Radical Law and Order Reform
I'm still ploughing through it, but it's the most interesting item of police news in ages.
Many Labour MPs remain in thrall to utopian theories of human nature and believe that criminals are driven to commit offences by social exclusion. They are not responsible - it's society that should change.
But this attitude does not go down too well on council estates, where the majority think that crime is all about knowing right from wrong. Jack Straw, Labour's first home secretary, published a White Paper entitled "No More Excuses" to ram home the message that Labour had changed.
The causes of crime
Most people do not commit crimes, because they have been brought up with a conscience that tells them it's wrong to steal or hurt other people. No one is a born criminal, but there is now a lot of evidence that their genetic endowment makes some children more likely to become criminals.
Most parents know that you can be faced with a difficult child, however good your parenting skills, and this is why having two parents matters.
A lone parent faced with an undemanding child may be able to manage, but when the child needs constant attention to prevent him from going off the rails, a single mother or father will struggle. Often such children end up in care. The Home Office has found that 27 per cent of prisoners had been in care and 47 per cent had run away from home.
But having two parents is no guarantee against crime if one of the parents is a criminal or a drug user. One Home Office study found that 43 per cent of prisoners had a family member with a conviction, and 35 per cent had other family members who had been in jail. Schools can reinforce the efforts of parents, but if the school is disorderly and fails to control bullying, crime is encouraged.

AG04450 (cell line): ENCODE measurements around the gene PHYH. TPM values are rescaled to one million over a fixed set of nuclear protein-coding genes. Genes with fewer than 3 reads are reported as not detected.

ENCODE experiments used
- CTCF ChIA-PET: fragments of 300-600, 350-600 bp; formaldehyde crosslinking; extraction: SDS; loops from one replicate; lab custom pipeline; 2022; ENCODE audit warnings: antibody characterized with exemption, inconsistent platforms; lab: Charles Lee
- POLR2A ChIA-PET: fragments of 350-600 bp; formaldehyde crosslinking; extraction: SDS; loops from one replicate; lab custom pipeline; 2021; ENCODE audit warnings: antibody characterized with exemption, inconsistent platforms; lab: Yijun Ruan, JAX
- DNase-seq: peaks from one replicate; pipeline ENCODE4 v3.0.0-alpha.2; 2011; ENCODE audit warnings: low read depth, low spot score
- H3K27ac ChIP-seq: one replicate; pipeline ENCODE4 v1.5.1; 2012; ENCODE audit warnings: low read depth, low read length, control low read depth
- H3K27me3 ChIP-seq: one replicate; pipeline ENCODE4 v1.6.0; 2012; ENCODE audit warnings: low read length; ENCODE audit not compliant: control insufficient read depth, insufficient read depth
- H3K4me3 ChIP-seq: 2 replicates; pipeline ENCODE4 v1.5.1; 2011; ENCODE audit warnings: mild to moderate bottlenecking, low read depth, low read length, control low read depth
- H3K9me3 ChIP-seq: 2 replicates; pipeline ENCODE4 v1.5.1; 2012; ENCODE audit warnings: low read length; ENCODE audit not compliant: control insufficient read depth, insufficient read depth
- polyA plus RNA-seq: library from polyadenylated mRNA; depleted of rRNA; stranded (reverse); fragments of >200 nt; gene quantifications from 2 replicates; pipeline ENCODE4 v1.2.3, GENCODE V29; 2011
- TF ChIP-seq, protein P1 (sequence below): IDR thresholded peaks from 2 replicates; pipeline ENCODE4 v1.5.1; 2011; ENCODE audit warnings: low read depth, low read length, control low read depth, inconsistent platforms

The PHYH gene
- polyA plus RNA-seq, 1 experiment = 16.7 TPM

The criminal justice system also plays a part in moral education. Picture parents struggling to raise their children to be honest citizens on a run-down council estate. They urge them to respect other people and reinforce their appeals to youthful better nature with warnings about what happens if the police catch them committing crimes. But, if other local kids are obviously getting away with it, then the good parents may seem like "muppets" who don't "get it".
We should increase police numbers and switch police effort to New York-style "broken windows" policing. In England and Wales in 2000, we had 237 police officers for every 100,000 population; the French had 396, or 67 per cent more.
But they had a much lower crime rate, 6,405 crimes for every 100,000 people, 35 per cent lower than ours. In 2005 we had 143,000 police officers, up from 127,000 in 1997, but there is still a long way to go.
See also Police Reform - Police Mergers
Anyway, I'm sure this is going to cause a bit of lively debate, so I'm off to read the article again.